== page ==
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Bloodstock world views

The book sizes of Champs Elysees fluctuated dramatically at Banstead Manor Stud

roughly the time it takes for the success of one crop to be translated into another. The 2009 Irish 2,000 Guineas winner made a fast start at stud with a first crop numbering 135 foals. Mastercraftsman duly became 2013’s leading first-crop sire, thanks to the Group successes of Kingston Hill (Racing Post Trophy), Amazing Maria and Craftsman. This first crop did even better at three in 2014, when The Grey Gatsby won the Dante Stakes and Prix du Jockey Club and Kingston Hill finished second in the Derby before going on to St Leger glory. There was also an Italian Classic success, when the filly Vague Nouvelle took the Premio Regina Elena. These results presented Mastercraftsman with every chance of shining again with his 2015 and 2016 crops, the former sired at an increased fee of €35,000 and the latter at €40,000. Mastercraftsman’s 2015 crop was not only his most expensive up to that point but also his largest at 174 and his 2016 crop numbers 130. In addition to Alpha Centauri, the 2015 crop includes Wind Chimes, an unbeaten two-year-old who was a close third in the Poule d’Essai des Pouliches. However, there were a few comparatively fallow years in between those Classic-winning seasons in 2014 and 2018. With his second and third crops both being smaller than the first, at 114 and 98 foals, neither has come close to matching the first crop’s excellent totals of ten Group winners headed by three Group 1 winners. There were just two

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Group winners in his 2012 crop, five in the 2013 crop (but no Group 1 winners) and just one Group winner so far in his large 2014 crop (which was sired at a reduced fee of €12,500). A second downturn in Mastercraftsman’s career may already have been set in motion, as his 2016 and 2017 books stood at 104 and 108 mares and his fee was back down to €25,000 by 2017.

American switch

It will also be interesting to see how the career of Declaration Of War develops. Although he has the Poule d’Essai des Poulains winner Olmedo in his first crop, the picture has been somewhat clouded by the decision to move the son of War Front to the US, after just one season in Ireland. The move was motivated by the fact that Declaration Of War finished a close third in the Breeders’ Cup Classic on dirt after the decision had been made to base this winner of the Queen Anne Stakes and the Juddmonte International in Ireland. Young American-based stallions frequently find support steadily ebbing away from them over their first four seasons and Declaration Of War’s first three years at Ashford Stud have seen him cover 192, 154 and 128 mares. While a book of 128 mares is more than enough to help a stallion prove himself, it is still only two-thirds as big as Declaration Of War’s first American book. In other words, that third American crop may one day pale in comparison with the first, simply because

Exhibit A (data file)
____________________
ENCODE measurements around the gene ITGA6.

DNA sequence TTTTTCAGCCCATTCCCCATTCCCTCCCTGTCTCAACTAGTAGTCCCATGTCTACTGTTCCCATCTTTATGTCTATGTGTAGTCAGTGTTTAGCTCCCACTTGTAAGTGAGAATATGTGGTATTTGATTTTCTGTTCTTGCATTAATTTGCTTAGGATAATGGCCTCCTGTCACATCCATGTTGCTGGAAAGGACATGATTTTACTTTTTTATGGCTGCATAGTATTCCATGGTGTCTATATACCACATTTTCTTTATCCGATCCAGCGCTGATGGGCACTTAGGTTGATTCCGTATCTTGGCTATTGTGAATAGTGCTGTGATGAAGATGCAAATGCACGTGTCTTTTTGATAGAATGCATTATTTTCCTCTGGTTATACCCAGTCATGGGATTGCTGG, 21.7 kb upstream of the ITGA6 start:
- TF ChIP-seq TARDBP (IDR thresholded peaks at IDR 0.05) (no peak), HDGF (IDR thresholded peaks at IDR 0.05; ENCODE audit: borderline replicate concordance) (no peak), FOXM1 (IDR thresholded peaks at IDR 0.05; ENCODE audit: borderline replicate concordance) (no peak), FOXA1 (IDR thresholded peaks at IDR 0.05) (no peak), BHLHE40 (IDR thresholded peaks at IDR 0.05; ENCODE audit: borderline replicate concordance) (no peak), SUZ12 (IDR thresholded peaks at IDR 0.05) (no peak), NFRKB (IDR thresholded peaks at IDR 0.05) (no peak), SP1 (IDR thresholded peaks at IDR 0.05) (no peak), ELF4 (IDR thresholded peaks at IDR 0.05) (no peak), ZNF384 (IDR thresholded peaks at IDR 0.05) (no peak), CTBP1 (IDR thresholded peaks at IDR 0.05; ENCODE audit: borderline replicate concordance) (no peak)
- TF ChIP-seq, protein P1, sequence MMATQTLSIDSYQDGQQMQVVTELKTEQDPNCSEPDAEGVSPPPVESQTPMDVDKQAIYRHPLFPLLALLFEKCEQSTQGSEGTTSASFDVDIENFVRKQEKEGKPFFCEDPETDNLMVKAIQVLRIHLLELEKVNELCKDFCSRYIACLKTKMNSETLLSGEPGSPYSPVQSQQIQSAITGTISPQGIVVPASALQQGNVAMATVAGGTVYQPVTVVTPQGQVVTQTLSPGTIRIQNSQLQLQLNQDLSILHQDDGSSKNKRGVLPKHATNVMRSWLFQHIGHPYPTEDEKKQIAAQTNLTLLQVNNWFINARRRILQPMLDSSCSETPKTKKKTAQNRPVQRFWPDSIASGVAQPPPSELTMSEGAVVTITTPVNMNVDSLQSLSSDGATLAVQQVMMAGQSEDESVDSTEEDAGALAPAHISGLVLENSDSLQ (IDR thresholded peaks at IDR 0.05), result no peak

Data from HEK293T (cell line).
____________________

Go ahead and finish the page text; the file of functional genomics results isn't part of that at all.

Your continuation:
not enough attention is paid to crop size and percentages. The last Classic stallion on a rollercoaster ride is New Approach, who represents the bridge between Galileo and Masar in this impressive trio of Derby winners. Needless to say, New Approach began his stallion career in a blaze of glory, with the future 2,000 Guineas winner Dawn Approach among his three juvenile stakes winners at the 2012 Royal Ascot meeting. Bearing in mind that that first crop also produced the Oaks winner Talent and the Derby runner-up Libertarian, New Approach could hardly have made a better start and this first crop ultimately produced eight Group winners, including three at Group 1 level. As the champion colt of his generation at both two and three, New Approach appeared to be perfectly placed to follow in the footsteps of his sire Galileo. His fee quickly rose, to £50,000 in 2013 and to £80,000 in 2014 and 2015, which seemed likely to guarantee him even better mares. However, the fact that his fee was back down to £30,000 by 2017 tells its own story. Although there were two Group 1 winners among the four Group winners in his second crop, these two – Potemkin and Elliptique – didn’t gain that status until they were five in 2016. Crops number three and four have produced just three Group winners between them, none at Group 1 level, but they can be partially excused because they were sired at a reduced fee of £22,500. The £50,000 2014 crop has also fallen below expected standards, its only Group winner so far being the Group 2-winning filly Strathspey. However, we have another example here of Classic success being repeated five years down the line, with Masar emerging from New Approach’s first £80,000 crop to win the Derby. As his progeny have now won the 2,000 Guineas, Oaks and Derby, New Approach has clearly earned further firstrate opportunities but his crop size has been falling – no doubt partly because he is a rig who needs careful management during the breeding season. All in all, these stories appear to add up to one of success breeding further success. Spare a thought, though, for these stallions when things aren’t going so well – a sire can’t be a good stallion one year and not worthy of support the next. Commercially it could pay not to join the rush to pay top dollar to access the in-vogue stallions, but to support him a year or two later, so that your youngster arrives at the sales at a time when the stallion’s progeny are again excelling on the racecourse.


28/06/2018 09:15

Profile for Thoroughbred Owner Breeder

Thoroughbred Owner Breeder  

Incorporating Pacemaker - July 2018 July's issue features a fascinating interview with Chasemore Farm's Andrew Black who is making his mark...

Thoroughbred Owner Breeder  

Incorporating Pacemaker - July 2018 July's issue features a fascinating interview with Chasemore Farm's Andrew Black who is making his mark...